Zeke is the oldest of the 1st munchkin clan and is proficient with a BB gun. Poppy takes care of her younger sisters and does most of the talking. Fiona is shy and has piercing eyes. The youngest I’ve presently forgotten the name of. The girls have toys but prefer to play with dirt and in the dirt. There is a sand volleyball area, but they prefer the dirt. They are happy to see Henry and hope for a toto of their own one day.
The amish horses parade by twice a day and Henry howls as if the world is coming to an end. “An animal bigger than myself!”, he thinks, “what is this sorcery.” And perhaps “will it play with me?”
The corgi’s run in packs and alert of the first morning traffic only moments after the roosters themselves begin crowing.
An indoor basketball court is just a short walk away. A game I so loved as a child, but gave up as height and ability dictated. Playing again for the first time in years has been a fun distraction from parsing Greek verbs.
The orange feather I found has been positively identified as a Scarlet Tanager.
We have chapel on Sundays, and a student led service and sermon on Wednesdays. The “exegetical” preaching I’ve found to be far more interesting than the Lutheran “preach only the Law and Gospel” type sermons.
I’ve got 3 or 4 people reviewing my rough draft of the book I am writing; the Biography of Gordon Clark. I hope to hear from them soon and start making corrections. (or possibly starting all over!) I really want to have this book in excellent shape before I show it to Lois, one of Gordon’s two daughters and our Seminary librarian.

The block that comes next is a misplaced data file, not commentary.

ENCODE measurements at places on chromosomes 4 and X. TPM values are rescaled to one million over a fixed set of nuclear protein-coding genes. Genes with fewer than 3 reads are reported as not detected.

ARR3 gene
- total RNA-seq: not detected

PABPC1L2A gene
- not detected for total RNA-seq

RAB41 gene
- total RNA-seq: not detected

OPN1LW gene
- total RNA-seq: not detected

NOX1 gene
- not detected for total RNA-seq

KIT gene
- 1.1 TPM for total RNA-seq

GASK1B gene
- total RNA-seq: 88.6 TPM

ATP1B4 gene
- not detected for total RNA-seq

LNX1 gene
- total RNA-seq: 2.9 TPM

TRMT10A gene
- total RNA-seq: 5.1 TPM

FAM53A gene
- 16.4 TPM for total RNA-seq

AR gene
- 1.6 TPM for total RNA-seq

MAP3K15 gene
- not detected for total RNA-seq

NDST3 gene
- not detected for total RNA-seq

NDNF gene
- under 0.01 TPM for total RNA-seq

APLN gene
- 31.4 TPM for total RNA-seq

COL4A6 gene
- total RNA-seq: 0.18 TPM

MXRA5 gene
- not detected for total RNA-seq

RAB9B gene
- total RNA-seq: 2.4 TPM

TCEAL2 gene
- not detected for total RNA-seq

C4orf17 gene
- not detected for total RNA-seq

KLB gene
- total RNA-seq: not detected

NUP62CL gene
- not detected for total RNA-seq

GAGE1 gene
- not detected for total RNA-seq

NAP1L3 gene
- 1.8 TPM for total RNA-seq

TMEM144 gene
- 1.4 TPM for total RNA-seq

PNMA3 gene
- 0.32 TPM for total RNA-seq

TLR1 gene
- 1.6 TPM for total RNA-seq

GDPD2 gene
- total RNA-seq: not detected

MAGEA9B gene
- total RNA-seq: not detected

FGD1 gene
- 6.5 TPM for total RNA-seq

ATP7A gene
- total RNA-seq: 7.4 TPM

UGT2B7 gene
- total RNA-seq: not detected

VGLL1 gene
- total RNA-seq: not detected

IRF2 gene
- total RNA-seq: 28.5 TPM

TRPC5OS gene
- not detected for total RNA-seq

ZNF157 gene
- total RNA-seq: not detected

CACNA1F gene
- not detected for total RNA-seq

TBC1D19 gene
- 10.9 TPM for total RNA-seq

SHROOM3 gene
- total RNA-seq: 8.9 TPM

A drive out of the seminary starts with a 2.0 mile downhill coast. (I know, I checked on my odometer) The coast, descending about 1000 ft, would continue even further if not for the necessity of stopping at the stop sign. The town of Westcliffe itself, about 10 miles away, has only stop signs and no traffic lights. The seminary has few lights of any kind and it is necessary to carry your own flashlight for late-night returns.
The library in town has no need for workers. Neither does the “Take a Hike” store where I picked up my detailed map of the trails of the Sangre de Cristo range. The next stop on my quest for part time work (needed for sanity more than money) is the Alpine Lodge, a higher end restaurant which was closed the last time I visited. I’d like to be a bartender there. A seminary bartender. Chosen for the peculiar combination as much as the lack of other options. I’ve never been one for normalcy.